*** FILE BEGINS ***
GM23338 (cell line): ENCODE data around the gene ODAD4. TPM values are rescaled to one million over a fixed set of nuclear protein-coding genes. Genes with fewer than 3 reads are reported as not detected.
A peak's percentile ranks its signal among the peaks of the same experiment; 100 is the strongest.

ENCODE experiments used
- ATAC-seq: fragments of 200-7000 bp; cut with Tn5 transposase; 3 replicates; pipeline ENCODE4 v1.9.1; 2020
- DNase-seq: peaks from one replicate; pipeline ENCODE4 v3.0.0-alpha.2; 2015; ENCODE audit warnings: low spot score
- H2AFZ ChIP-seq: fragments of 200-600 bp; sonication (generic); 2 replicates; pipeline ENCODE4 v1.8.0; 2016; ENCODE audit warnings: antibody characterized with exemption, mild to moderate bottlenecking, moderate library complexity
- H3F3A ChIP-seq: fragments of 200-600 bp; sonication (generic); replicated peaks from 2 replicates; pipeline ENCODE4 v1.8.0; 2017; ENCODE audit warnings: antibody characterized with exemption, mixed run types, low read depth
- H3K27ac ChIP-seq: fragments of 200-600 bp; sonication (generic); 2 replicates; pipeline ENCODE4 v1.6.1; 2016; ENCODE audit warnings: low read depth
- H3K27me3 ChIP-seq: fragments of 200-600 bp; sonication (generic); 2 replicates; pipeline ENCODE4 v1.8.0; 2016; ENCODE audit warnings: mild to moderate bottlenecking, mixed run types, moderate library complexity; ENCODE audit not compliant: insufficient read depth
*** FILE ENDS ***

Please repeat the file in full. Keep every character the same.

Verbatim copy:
GM23338 (cell line): ENCODE data around the gene ODAD4. TPM values are rescaled to one million over a fixed set of nuclear protein-coding genes. Genes with fewer than 3 reads are reported as not detected.
A peak's percentile ranks its signal among the peaks of the same experiment; 100 is the strongest.

ENCODE experiments used
- ATAC-seq: fragments of 200-7000 bp; cut with Tn5 transposase; 3 replicates; pipeline ENCODE4 v1.9.1; 2020
- DNase-seq: peaks from one replicate; pipeline ENCODE4 v3.0.0-alpha.2; 2015; ENCODE audit warnings: low spot score
- H2AFZ ChIP-seq: fragments of 200-600 bp; sonication (generic); 2 replicates; pipeline ENCODE4 v1.8.0; 2016; ENCODE audit warnings: antibody characterized with exemption, mild to moderate bottlenecking, moderate library complexity
- H3F3A ChIP-seq: fragments of 200-600 bp; sonication (generic); replicated peaks from 2 replicates; pipeline ENCODE4 v1.8.0; 2017; ENCODE audit warnings: antibody characterized with exemption, mixed run types, low read depth
- H3K27ac ChIP-seq: fragments of 200-600 bp; sonication (generic); 2 replicates; pipeline ENCODE4 v1.6.1; 2016; ENCODE audit warnings: low read depth
- H3K27me3 ChIP-seq: fragments of 200-600 bp; sonication (generic); 2 replicates; pipeline ENCODE4 v1.8.0; 2016; ENCODE audit warnings: mild to moderate bottlenecking, mixed run types, moderate library complexity; ENCODE audit not compliant: insufficient read depth